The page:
This practice generally accords with Paul Remley's observations of the Exodus poet's overall method of expansion. What is remarkable about the Beasts of Battle passage, though, is the sheer magnitude of the elaborations. While Remley's chosen passages of the poem might focus on a word or phrase from the Latin and then double or triple it for the sake of apposition, a process he calls a "theme-and-variation approach," in this passage, the expansions occur on a massive scale. The source text reports in just a few sparse words that "viderunt Aegyptos" (they saw the Egyptians) and "timuerunt valde" (they feared greatly). In the poet's hands, these four words become a hundred-line scene, nearly one-sixth of the surviving poem, in which image after image and trope after trope accumulate. The result is a series of images that flesh out the Israelites' fears in terms relevant to Anglo-Saxon imaginations, and far more specifically than anything implicit in the Latin. The Latin merely notes the presence of Israelite fear, and hints at their deduction that they will soon be slaughtered by an army. Our poet meditates upon images of the things that could actually bring this fear to fruition and expands them, bedecking these fears in the full regalia of Old English poetic martial attire and translating them into poetic terms familiar to Anglo-Saxon audiences so that, taken together, the images resound with a host of registers of fear at once. While fear is a constant throughout the poem, it usually lingers in the background, the quiet anxiety of a refugee nation on the road. But this scene is the sum of all the fears scattered throughout the poem so far--it embodies outright panic as the nation dreads its disintegration in a moment of extreme threat.
The poem informs us that after the Israelites see the Egyptians coming up from the south, the Beasts draw near, expecting to eat corpses (oetes on wenan, hilde groedige). Already, the poem supplies us with more physical and spatial details than its source(s)--audiences can now picture the scene, complete with an image of an army marching up with the sun behind them, a silhouette of dread. Note the vernacular response of the Israelites to this: "fleah faege gast, folc waes genaeged." They read the Beasts according to Anglo-Saxon heroic convention--they collectively lose heart, give up their ghost, as it were (fleah foege gast), because folc waes genaeged (the folk was under attack). The singularity of the folc here follows the source treatment of the people as populum, but that final detail, genoeged, amplifies the dread of the scene further, for, as with many verbs of motion, it can mean either "they were approached" or "they were attacked," and the verbal ambiguity increases audience fears before the poem shifts its gaze to another set of fears with the next line's hwilum. (24) Of course, as per the biblical narrative, the Israelites do not skirmish with the Egyptian forces here, and the menacing presence of the Beasts seems to be a feint. Canny Anglo-Saxon readers might recognize this as play; for those who did, it would be a moment of delicious poetic irony as they realize that the national destruction foreshadowed by the Beasts here may actually be meant for Egypt. Regardless of how some astute audiences may have construed the moment, though, the poem is clear that by the end of line 169, the Israelites have read the Beasts as traditional portents of doom for themselves. Fear contaminates them, their faith falters, and they doubt they will survive a clash with the Egyptian forces, suggesting skepticism about God's promise to make them a mighty nation after all (Exod. 6:1-8). That is, since the Israelites read the portents for themselves as Anglo-Saxons might, they dread what seems an impending personal and national disintegration--the folc here fears as one. Such a reading would resonate with auditors of heroic poetry, lay or ecclesiastical, pulling them into this errant interpretation, encouraging identification with Israel in shared fear and faltering faith. (25)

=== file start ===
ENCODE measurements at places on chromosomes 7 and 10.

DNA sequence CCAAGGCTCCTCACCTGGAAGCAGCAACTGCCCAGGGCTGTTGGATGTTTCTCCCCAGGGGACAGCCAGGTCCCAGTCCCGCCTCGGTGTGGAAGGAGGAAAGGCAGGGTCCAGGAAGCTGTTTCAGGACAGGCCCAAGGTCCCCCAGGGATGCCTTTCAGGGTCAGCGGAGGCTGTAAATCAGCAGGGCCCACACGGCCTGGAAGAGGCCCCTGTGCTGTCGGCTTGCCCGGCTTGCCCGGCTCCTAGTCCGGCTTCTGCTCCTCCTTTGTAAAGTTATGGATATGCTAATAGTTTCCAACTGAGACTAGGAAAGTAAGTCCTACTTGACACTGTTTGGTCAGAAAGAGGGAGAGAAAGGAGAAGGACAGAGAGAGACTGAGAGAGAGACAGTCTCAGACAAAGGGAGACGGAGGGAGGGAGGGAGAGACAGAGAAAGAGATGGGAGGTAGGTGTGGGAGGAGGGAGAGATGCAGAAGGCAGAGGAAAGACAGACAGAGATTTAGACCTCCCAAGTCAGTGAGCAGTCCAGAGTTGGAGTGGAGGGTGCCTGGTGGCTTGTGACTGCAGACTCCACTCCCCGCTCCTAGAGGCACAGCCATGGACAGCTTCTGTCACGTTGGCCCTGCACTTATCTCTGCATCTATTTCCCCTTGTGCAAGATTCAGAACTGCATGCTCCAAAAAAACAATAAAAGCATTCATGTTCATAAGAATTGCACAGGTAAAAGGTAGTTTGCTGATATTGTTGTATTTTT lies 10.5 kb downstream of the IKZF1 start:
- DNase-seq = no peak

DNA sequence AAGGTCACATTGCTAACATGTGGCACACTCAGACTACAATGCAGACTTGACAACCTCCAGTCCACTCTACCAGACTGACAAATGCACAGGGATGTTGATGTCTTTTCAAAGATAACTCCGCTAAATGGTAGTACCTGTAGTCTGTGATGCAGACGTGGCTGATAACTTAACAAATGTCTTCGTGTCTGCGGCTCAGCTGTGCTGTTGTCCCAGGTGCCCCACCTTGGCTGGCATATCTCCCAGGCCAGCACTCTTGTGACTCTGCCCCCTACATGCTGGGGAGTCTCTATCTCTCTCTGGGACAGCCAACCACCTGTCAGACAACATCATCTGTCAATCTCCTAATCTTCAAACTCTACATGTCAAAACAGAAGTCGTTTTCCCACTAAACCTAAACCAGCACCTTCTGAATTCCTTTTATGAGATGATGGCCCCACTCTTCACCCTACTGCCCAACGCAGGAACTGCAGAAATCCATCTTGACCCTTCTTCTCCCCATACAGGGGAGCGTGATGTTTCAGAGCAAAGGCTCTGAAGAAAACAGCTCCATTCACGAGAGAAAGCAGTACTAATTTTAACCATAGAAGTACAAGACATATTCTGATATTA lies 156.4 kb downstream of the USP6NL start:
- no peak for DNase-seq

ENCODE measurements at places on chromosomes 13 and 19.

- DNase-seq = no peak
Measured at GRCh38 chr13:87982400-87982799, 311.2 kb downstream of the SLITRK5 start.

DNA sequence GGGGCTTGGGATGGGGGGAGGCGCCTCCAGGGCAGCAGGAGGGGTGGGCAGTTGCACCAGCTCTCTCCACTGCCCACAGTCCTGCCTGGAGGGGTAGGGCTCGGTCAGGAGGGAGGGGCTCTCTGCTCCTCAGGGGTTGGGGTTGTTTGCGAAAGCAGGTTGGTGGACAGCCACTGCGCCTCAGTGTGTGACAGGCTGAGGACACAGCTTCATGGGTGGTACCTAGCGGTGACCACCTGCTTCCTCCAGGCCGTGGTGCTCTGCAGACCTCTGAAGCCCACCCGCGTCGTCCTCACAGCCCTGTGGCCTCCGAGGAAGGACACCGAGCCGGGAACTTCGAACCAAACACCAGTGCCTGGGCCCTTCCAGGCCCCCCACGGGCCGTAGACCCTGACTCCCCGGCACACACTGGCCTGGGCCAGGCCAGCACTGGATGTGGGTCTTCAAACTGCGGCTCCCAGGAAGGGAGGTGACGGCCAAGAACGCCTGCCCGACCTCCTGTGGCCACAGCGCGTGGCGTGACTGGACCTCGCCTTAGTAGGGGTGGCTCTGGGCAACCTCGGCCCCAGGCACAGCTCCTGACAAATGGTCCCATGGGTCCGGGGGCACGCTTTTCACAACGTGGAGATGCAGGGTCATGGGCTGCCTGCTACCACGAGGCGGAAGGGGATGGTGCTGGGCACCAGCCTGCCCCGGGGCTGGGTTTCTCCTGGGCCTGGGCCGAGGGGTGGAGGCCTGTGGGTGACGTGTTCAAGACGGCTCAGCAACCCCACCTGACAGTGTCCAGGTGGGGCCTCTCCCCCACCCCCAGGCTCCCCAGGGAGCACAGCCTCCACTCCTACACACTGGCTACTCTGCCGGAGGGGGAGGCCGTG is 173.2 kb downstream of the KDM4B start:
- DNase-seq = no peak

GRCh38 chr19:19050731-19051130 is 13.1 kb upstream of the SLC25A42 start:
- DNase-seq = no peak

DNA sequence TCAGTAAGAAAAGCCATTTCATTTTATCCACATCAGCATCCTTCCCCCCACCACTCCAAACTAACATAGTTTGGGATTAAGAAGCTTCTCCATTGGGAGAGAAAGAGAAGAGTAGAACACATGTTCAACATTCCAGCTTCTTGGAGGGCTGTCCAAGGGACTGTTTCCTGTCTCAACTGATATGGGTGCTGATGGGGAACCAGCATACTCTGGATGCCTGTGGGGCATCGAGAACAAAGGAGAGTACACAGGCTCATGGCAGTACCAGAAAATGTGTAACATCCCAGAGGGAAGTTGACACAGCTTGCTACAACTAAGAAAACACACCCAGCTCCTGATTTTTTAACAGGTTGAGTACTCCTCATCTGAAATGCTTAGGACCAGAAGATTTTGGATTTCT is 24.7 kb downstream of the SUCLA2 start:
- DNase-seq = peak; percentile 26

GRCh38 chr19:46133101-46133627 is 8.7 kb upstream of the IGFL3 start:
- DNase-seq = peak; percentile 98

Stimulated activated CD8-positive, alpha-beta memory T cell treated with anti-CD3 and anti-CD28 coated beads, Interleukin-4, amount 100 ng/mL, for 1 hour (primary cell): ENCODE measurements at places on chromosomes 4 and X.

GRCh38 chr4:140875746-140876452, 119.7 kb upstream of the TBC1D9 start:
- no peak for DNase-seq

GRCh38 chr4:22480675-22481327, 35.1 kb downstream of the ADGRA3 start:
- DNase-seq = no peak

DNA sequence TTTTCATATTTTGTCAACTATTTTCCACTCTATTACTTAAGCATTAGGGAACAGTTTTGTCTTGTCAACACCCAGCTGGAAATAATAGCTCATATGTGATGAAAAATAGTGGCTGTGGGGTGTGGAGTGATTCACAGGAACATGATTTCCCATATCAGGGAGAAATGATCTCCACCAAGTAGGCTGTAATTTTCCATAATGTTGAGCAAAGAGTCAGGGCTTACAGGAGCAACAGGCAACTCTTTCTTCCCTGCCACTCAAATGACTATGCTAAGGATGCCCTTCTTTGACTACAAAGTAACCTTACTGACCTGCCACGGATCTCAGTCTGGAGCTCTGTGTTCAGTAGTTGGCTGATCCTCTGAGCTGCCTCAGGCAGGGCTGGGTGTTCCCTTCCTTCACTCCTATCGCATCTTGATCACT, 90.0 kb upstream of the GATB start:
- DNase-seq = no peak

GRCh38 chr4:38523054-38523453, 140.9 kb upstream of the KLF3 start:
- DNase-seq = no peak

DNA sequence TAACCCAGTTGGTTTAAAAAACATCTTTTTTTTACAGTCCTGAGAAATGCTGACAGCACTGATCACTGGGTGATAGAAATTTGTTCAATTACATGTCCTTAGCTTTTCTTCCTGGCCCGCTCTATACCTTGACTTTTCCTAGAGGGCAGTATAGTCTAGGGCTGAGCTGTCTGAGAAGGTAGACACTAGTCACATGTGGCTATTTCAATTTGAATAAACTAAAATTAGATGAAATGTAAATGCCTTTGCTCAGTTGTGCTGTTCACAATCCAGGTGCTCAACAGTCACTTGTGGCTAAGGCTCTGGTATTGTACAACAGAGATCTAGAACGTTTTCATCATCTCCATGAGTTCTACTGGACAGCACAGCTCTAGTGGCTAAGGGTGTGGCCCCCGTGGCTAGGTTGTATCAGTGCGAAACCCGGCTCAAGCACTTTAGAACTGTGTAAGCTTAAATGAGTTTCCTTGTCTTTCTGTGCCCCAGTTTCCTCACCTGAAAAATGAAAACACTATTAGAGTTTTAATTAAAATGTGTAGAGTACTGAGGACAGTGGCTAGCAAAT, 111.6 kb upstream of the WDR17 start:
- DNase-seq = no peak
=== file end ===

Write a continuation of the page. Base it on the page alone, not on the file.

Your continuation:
In a poem as inventive as Exodus, the Beasts are no mere stock motif, and it is worth examining the ways in which the poet infuses them with dramatic effect. We hear line 162's Beasts before we see them, sweeping in amidst the din of the approaching Egyptian army: "hreopon herefugolas, hilde graedige" (Battle-fowl shrieked, greedy for the battle). The foerspell cried out by the birds pierces their hearts, causing them to forget all else, including God's promise to them. Next, the "wulfas sungon / atol aefenleo[??]" (wolves sang their horrid even-song, 164b-65a). The sound of fear here shakes their faith, inculcating the despair and dread that lie behind the text's accusation that they are ortywe (faithless). While onomatopoeia is a poetic feature available to all poets, its use in Exodus is subtler than in poems like Beowulf. There, the poet employs it in ways aligned with an embodied conception of horror: consider the artful use of fricatives and sibilants that punctuates scenes of extreme violence, such as when Grendel's arm is torn off (815b-18a) or the hissing that imitates boiling at the funeral pyre that ends the Finn episode (1120b-24a). (26) I do not suggest that Exodus is so neatly aligned with the horror genre, however, because it does not shock with the gruesome sounds of crushed viscera; rather, its sounds announce a shadowy fear rooted in futurity.